You may be familiar with the Levi’s Archives. If not, I’ll give you a quick run down. Essentially, it’s a meticulously maintained collection of artifacts from Levi’s 150 year history. The collection was built from the ground up by Lynn Downey a historian and apparent icon among denim fans, and now contains a significant array of garments, posters, photos and more.
Among some of the noteworthy elements in the collection, as mentioned by Levi’s, are:
- The XX, the oldest pair of 501 jeans in the world, dating back to 1879
- Denim jackets redesigned and decorated by Elton John, Queen Latifah, Yves St. Laurent, Elizabeth Taylor and more
- A jacket and pair of jeans signed by The Rolling Stones
- Letters to Levi’s from Cary Grant, Henry Kissinger, Clint Eastwood, Lady Bird Johnson and silent-movie cowboy William S. Hart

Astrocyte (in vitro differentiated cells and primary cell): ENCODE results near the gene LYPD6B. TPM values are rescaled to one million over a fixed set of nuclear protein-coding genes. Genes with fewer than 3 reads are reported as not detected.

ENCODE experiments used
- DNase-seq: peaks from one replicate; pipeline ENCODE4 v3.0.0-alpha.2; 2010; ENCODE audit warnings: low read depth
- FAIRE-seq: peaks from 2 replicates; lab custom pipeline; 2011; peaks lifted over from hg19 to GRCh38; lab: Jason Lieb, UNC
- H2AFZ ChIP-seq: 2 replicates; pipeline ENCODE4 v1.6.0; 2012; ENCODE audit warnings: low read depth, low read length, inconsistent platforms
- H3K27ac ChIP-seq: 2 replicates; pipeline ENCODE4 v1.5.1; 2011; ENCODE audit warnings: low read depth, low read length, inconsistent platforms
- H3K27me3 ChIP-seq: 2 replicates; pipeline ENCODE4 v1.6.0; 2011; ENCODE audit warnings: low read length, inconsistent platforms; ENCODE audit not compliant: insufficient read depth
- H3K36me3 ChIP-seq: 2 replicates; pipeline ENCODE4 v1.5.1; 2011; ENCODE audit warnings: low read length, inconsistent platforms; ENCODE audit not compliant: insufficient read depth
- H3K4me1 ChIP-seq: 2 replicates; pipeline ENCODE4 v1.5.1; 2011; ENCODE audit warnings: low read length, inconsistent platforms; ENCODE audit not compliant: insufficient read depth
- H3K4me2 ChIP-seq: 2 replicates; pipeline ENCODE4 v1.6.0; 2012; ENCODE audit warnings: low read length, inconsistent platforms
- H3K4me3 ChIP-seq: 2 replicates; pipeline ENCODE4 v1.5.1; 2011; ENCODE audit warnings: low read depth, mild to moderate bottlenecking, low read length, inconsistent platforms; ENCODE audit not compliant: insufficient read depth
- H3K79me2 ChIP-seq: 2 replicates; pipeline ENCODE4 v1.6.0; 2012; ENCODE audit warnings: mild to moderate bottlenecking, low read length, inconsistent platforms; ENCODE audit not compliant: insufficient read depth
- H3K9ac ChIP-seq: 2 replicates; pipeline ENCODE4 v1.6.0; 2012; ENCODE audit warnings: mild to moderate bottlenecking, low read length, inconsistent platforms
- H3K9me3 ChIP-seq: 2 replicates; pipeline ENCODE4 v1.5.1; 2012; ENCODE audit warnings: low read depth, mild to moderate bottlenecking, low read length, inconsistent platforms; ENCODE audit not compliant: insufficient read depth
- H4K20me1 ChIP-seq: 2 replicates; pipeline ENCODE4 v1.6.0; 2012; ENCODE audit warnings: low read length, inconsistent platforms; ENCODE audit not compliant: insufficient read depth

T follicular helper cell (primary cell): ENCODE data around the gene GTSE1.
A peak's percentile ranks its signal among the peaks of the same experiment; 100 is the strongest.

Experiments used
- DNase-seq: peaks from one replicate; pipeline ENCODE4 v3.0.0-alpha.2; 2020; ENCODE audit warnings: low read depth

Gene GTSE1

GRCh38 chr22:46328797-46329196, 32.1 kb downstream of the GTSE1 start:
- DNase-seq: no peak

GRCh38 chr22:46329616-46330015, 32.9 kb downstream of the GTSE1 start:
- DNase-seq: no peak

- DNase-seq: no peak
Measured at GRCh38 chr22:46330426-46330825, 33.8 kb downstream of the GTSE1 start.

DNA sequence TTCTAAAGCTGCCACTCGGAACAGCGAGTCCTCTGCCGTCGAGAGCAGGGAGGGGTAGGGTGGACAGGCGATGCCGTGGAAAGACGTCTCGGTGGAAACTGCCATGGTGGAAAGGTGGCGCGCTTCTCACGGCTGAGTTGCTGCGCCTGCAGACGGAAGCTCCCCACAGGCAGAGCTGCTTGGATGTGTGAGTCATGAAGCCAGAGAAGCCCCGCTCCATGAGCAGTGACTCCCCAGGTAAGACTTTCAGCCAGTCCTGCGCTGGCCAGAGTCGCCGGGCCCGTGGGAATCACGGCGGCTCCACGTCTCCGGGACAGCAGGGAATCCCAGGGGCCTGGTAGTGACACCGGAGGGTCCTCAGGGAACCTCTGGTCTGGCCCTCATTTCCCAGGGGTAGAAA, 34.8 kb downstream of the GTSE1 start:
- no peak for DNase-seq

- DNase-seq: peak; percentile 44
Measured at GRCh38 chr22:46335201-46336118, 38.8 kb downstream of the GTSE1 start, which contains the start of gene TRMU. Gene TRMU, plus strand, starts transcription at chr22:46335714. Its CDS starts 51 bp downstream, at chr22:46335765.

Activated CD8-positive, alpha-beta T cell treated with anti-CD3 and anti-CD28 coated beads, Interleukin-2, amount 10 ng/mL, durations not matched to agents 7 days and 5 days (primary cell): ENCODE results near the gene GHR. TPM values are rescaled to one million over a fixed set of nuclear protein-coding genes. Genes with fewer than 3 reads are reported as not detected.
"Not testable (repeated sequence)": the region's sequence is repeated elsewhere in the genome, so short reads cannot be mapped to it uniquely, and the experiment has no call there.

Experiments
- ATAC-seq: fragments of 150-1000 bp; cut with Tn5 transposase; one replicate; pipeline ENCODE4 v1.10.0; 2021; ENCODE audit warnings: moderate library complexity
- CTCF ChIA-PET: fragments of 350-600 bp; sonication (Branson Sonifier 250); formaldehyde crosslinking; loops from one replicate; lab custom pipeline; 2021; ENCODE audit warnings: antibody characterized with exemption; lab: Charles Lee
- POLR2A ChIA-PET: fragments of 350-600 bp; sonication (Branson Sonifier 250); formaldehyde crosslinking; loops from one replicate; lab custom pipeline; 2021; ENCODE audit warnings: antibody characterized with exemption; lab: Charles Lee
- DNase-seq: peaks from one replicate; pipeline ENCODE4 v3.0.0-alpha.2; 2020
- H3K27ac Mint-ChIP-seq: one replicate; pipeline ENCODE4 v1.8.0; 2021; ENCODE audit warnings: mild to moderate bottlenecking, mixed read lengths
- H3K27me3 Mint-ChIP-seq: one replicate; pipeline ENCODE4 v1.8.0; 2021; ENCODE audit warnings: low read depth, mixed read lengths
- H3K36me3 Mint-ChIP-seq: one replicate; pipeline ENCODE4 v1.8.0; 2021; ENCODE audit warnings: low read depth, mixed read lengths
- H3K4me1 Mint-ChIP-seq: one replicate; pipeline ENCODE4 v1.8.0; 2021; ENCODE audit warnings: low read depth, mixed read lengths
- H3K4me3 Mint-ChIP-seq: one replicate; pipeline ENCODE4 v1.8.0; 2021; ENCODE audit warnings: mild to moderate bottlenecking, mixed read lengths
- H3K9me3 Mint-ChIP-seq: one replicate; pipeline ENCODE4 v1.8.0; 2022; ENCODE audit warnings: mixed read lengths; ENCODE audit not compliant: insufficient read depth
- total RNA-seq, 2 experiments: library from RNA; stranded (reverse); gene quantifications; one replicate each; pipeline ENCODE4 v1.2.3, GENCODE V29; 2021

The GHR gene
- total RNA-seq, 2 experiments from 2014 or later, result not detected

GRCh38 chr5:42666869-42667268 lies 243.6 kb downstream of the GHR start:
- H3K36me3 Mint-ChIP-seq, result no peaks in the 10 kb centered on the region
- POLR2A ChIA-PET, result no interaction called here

I love that Levi’s invests in preserving it’s own history. The act serves to solify the brand’s place in our historical and popular culture. But, even more than that, I am reminded of the old catchphrase “act as if”, which encourages us to carry ourselves as if we have already achieved the thing we are pursuing and that orientation alone will help to get us there.
Although, Levi’s is already the most iconic denim company in the world, they’re treating their products as treasures worthy of preservation, a sort of record of the evolution of fashion, as it pertains to jeans. This simple act elevates their product to new levels in the eyes of their fans. Where most brands are merely purveyors, Levi’s has evolved to become collectors and even protectors of their specialty. Well done.
Selectivism recently received a look at some of the collectibles. Check it out here.
[Image via Selectivism]